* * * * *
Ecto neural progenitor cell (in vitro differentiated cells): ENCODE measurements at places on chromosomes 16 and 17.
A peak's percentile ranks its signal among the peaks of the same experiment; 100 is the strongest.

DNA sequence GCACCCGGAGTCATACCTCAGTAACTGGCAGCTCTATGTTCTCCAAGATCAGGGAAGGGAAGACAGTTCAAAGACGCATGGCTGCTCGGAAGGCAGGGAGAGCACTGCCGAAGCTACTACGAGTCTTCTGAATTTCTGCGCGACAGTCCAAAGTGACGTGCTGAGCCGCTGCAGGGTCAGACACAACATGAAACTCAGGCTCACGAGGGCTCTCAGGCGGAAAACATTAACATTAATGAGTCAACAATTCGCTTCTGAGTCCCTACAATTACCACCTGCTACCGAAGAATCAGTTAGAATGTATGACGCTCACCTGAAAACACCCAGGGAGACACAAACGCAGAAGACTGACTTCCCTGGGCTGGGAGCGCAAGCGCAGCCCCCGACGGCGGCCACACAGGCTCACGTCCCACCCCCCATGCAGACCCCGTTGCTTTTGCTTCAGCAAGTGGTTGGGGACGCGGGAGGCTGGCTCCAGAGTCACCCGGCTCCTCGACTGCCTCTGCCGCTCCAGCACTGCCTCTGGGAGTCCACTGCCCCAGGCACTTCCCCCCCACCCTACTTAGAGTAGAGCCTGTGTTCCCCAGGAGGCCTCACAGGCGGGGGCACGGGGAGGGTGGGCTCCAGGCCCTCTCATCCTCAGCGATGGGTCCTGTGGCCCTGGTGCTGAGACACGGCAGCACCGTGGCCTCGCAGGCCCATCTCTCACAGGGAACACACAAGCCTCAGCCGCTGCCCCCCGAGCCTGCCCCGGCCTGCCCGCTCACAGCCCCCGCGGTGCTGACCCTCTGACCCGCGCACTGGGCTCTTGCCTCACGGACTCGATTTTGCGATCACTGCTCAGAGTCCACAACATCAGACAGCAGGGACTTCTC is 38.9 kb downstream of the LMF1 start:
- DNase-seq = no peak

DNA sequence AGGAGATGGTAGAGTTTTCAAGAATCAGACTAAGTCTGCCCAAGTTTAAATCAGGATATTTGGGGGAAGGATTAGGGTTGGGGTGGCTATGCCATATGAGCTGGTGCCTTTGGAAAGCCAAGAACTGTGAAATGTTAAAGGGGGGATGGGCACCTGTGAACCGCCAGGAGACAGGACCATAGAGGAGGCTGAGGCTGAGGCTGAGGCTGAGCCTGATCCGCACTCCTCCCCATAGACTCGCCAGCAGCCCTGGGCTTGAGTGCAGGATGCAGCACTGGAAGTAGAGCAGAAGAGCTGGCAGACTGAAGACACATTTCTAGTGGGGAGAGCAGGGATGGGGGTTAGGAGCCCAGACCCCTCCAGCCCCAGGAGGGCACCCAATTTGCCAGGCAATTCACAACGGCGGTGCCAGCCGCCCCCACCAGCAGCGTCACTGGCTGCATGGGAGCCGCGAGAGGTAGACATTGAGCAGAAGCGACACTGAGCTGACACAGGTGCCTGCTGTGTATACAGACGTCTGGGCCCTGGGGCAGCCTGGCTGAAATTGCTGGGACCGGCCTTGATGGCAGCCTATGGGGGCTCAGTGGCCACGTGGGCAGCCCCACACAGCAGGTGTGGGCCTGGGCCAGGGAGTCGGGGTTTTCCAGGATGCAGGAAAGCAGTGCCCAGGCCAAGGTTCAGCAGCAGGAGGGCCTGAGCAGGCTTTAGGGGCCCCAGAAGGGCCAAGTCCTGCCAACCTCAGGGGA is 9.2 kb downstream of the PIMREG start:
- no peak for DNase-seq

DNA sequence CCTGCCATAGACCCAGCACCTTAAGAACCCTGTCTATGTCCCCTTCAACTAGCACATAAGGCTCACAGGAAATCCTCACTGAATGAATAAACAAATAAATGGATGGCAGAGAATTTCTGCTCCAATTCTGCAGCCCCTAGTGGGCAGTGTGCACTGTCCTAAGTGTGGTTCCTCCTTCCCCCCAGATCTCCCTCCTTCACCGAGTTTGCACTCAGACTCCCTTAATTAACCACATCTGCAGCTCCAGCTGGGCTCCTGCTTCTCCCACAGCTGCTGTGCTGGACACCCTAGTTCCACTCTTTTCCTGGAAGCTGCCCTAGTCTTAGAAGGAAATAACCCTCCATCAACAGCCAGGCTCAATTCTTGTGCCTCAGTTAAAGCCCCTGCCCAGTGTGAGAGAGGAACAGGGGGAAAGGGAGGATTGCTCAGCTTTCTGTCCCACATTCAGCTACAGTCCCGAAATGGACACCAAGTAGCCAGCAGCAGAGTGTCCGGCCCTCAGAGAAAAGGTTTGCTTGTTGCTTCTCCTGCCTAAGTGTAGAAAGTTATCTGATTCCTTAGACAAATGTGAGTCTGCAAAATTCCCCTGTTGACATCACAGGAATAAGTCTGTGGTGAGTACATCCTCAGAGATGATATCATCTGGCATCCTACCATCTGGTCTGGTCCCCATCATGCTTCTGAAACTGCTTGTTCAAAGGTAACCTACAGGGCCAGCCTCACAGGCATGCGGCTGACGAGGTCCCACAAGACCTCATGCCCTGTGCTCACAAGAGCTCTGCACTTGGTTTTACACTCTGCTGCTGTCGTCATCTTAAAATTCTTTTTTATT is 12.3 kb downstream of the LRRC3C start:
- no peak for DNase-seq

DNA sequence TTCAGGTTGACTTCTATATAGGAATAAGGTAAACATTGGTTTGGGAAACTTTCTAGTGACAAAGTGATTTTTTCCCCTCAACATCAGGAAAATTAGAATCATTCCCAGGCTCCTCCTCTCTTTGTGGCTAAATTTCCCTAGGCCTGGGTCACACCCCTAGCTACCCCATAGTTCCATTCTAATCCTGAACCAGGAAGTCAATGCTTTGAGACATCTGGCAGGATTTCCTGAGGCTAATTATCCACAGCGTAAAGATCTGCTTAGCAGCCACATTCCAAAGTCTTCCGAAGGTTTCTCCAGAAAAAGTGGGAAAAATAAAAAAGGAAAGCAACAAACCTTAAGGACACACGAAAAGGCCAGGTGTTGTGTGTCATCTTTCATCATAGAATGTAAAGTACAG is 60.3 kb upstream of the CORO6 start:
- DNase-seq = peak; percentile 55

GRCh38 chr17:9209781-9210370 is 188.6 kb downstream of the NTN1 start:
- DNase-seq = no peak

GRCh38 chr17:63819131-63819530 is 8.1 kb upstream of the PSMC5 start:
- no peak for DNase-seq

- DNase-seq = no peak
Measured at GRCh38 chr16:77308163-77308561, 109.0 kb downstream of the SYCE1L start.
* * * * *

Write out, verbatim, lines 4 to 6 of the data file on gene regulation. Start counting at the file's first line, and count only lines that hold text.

- DNase-seq = no peak

DNA sequence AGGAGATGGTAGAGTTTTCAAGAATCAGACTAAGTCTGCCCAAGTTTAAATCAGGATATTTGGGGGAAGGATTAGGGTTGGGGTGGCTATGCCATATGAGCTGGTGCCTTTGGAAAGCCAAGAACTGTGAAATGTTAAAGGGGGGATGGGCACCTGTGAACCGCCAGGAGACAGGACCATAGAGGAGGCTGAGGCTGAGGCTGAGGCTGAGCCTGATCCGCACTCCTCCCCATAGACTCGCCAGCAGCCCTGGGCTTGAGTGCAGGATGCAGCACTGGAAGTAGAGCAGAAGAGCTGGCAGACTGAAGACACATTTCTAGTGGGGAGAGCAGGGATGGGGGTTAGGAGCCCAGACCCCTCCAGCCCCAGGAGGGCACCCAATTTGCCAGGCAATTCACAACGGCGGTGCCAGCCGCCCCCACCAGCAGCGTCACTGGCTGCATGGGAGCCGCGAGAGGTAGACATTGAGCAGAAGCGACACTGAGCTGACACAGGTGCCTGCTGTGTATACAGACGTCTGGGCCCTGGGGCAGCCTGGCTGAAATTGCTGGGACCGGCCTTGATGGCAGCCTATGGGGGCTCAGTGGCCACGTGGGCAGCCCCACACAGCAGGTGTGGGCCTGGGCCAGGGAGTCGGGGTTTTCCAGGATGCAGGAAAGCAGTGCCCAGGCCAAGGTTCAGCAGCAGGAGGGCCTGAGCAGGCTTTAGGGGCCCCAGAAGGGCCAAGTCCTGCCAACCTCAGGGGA is 9.2 kb downstream of the PIMREG start:
- no peak for DNase-seq